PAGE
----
I don't want to get to the end of my life and find that I lived just the length of it. I want to have lived the width of it as well.

— Diane Ackerman

The most unforgettable Diane Ackerman quotes that are free to learn and impress others

Everyone admits that love is wonderful and necessary, yet no one agrees on just what it is.

40

It began in mystery, and it will end in mystery, but what a savage and beautiful country lies in between.

31

I swear I will not dishonor my soul with hatred, but offer myself humbly as a guardian of nature, as a healer of misery, as a messenger of wonder, as an architect of peace.

27

No matter how politely one says it, we owe our existence to the farts of blue-green algae.

25

Wonder is the heaviest element on the periodic table. Even a tiny fleck of it stops time.

24

Words are such small things, like confetti in the brain, and yet they are color and clarify everything, they can stain the mind or warp the feelings.

23

If a mind is just a few pounds of blood, urea, and electricity, how does it manage to contemplate itself, worry about its soul, do time-and-motion studies, admire the shy hooves of a goat, know that it will die, enjoy all the grand and lesser mayhems of the heart ?

18

When I set a glass prism on a windowsill and allow the sun to flood through it, a spectrum of colors dances on the floor. What we call "white" is a rainbow of colored rays packed into a small space. The prism sets them free. Love is the white light of emotion.

17

Fear is danger to your body, but disgust is danger to your soul.

16

Hit a tripwire of smell and memories explode all at once.

A complex vision leaps out of the undergrowth.

15

American writer 1803-1882 Play is our brain's favorite way of learning.

14

I am a great fan of the universe, which I take literally: as one.

All of it interests me, and it interests me in detail.

11

About Diane Ackerman

Quotes 164 sayings
Nationality American
Profession Poet
Birthday October 16

Give a man enough rope and he'll wrap himself around your little finger.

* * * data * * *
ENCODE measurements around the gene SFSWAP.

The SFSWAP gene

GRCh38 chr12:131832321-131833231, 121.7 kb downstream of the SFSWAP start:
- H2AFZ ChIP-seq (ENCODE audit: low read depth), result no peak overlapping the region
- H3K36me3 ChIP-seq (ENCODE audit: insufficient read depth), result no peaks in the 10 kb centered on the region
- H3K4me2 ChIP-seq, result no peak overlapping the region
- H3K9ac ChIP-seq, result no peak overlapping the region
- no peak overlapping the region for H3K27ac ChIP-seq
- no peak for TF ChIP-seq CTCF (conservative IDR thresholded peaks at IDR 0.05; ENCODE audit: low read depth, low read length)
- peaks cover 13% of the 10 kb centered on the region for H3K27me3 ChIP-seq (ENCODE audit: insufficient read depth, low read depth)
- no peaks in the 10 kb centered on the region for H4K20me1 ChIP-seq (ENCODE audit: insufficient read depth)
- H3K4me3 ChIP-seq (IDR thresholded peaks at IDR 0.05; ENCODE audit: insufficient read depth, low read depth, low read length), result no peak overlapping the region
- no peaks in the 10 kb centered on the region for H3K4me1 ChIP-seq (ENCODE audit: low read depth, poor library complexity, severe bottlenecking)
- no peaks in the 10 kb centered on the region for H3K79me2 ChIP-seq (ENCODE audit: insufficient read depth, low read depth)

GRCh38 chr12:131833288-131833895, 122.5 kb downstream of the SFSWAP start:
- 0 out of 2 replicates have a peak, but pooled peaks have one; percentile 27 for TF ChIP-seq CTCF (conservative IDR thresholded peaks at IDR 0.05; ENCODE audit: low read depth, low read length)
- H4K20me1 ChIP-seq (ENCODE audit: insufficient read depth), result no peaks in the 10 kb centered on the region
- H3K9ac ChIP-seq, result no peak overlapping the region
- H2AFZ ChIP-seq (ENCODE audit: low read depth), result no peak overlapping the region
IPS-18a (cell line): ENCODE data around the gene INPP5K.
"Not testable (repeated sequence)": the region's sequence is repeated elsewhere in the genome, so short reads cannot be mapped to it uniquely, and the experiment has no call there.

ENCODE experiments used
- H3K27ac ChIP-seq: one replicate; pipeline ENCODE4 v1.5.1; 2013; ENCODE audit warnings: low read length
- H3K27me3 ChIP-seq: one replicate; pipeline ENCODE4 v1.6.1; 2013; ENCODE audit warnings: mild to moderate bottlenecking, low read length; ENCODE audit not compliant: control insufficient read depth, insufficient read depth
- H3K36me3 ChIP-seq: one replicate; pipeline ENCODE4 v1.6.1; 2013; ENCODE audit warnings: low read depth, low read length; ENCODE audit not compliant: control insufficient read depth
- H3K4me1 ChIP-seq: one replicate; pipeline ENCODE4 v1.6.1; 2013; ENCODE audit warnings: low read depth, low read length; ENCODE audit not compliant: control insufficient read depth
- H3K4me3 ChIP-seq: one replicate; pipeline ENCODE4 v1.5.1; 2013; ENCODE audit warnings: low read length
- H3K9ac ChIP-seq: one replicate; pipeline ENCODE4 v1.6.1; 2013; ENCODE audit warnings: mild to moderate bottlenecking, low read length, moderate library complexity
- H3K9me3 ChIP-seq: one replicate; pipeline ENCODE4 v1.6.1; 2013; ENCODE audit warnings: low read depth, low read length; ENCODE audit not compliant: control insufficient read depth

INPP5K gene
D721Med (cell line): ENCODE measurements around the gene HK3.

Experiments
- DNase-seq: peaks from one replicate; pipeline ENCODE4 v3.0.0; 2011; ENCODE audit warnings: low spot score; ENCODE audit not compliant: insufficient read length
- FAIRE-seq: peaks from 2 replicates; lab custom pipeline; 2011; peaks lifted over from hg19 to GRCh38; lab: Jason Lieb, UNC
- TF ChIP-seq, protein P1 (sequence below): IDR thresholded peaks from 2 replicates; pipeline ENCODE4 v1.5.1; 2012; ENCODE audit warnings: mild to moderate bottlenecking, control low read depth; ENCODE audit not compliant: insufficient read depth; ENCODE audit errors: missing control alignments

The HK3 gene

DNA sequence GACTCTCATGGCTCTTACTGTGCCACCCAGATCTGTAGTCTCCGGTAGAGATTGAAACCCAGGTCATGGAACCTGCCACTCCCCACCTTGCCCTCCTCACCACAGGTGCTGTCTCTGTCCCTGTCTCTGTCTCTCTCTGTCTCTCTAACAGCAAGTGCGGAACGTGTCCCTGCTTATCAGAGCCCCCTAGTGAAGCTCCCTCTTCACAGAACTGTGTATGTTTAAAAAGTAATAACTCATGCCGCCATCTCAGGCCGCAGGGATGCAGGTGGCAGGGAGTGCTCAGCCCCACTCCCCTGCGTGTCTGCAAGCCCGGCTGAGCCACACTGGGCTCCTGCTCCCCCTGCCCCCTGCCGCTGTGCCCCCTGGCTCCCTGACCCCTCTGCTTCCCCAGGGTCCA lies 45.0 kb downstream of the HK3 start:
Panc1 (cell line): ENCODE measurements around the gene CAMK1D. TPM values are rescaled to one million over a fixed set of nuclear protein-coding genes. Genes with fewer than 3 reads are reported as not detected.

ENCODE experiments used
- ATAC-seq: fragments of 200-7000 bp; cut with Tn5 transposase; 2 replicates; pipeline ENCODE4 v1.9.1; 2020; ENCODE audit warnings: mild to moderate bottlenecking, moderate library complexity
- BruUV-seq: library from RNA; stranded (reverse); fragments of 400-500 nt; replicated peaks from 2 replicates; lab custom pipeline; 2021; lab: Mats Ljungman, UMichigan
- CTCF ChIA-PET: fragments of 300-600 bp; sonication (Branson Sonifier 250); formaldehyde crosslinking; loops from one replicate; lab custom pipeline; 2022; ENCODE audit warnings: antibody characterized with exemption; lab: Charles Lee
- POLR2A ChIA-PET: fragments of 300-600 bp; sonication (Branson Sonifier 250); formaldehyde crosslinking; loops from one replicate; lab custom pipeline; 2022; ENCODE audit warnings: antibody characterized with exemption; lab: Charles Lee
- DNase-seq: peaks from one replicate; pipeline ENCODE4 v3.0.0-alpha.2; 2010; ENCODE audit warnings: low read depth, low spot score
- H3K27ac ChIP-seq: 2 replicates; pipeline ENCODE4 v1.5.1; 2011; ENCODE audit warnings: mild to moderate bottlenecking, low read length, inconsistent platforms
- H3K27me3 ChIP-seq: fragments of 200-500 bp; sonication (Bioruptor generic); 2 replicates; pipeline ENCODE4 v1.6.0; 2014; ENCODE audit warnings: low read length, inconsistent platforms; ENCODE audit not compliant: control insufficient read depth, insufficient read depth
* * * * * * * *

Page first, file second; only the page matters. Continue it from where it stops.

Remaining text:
11

The great affair, the love affair with life, is to live as variously as possible, to groom one's curiosity like a high-spirited thoroughbred, climb aboard, and gallop over the thick, sunstruck hills every day.

9

[On gardens:] I think they're sanctuaries for the mind and spirit.

... It's easy to feel wonder-struck in a garden, especially if you cultivate delight.

8

Smell brings to mind... a family dinner of pot roast and sweet potatoes during a myrtle-mad August in a Midwestern town. Smells detonate softly in our memory like poignant land mines hidden under the weedy mass of years.

8

Couples are jigsaw puzzles that hang together by touching in just enough points.

They're never total fits or misfits. In time, a pair invents its own commonwealth, complete with anthems, rituals, and lingos-a cult of two with fallible gods.

8

We would lie on coral sand, below sugary stars, watching Cassiopeia mount her throne and the Great Bear wash its paws in the South. I would say, "I have a secret to tell you." And, folding me in your arms, boyish and sly, you would answer: "Whisper it into my mouth.

7

Not much is known about alligators. They don't train well. And they're unwieldy and rowdy to work with in laboratories.

7

habit, a particularly insidious thug who chokes passion and smothers love.

Habit puts us on autopilot.

7

There is no way in which to understand the world without first detecting it through the radar-net of our senses.

6

An animal on a leash is not tamed by the owner.

The owner is extending himself through the leash to that part of his personality which is pure dog, that part of him which just wants to eat, sleep, bark, hump chairs, wet the floor in joy, and drink out of a toilet bowl.

6

Variety is the pledge that matter makes to living things.

6

People search for love as if it were a city lost beneath the desert dunes, where pleasure is the law, the streets are lined with brocade cushions, and the sun never sets.

6